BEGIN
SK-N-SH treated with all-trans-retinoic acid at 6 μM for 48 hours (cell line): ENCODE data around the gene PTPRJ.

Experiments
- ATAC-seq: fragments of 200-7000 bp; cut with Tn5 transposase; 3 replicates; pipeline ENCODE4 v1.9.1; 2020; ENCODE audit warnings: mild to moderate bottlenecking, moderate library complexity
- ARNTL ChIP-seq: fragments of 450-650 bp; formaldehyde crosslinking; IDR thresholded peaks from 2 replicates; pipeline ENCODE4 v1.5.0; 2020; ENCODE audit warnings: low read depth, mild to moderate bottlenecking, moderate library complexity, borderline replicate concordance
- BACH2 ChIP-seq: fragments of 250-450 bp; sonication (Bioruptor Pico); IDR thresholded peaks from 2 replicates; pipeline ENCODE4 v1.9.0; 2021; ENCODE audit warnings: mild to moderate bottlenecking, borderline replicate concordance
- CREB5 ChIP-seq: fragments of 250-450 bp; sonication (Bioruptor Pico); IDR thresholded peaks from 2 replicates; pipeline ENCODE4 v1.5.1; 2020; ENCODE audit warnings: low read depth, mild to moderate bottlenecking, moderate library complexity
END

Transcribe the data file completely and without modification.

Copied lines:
SK-N-SH treated with all-trans-retinoic acid at 6 μM for 48 hours (cell line): ENCODE data around the gene PTPRJ.

Experiments
- ATAC-seq: fragments of 200-7000 bp; cut with Tn5 transposase; 3 replicates; pipeline ENCODE4 v1.9.1; 2020; ENCODE audit warnings: mild to moderate bottlenecking, moderate library complexity
- ARNTL ChIP-seq: fragments of 450-650 bp; formaldehyde crosslinking; IDR thresholded peaks from 2 replicates; pipeline ENCODE4 v1.5.0; 2020; ENCODE audit warnings: low read depth, mild to moderate bottlenecking, moderate library complexity, borderline replicate concordance
- BACH2 ChIP-seq: fragments of 250-450 bp; sonication (Bioruptor Pico); IDR thresholded peaks from 2 replicates; pipeline ENCODE4 v1.9.0; 2021; ENCODE audit warnings: mild to moderate bottlenecking, borderline replicate concordance
- CREB5 ChIP-seq: fragments of 250-450 bp; sonication (Bioruptor Pico); IDR thresholded peaks from 2 replicates; pipeline ENCODE4 v1.5.1; 2020; ENCODE audit warnings: low read depth, mild to moderate bottlenecking, moderate library complexity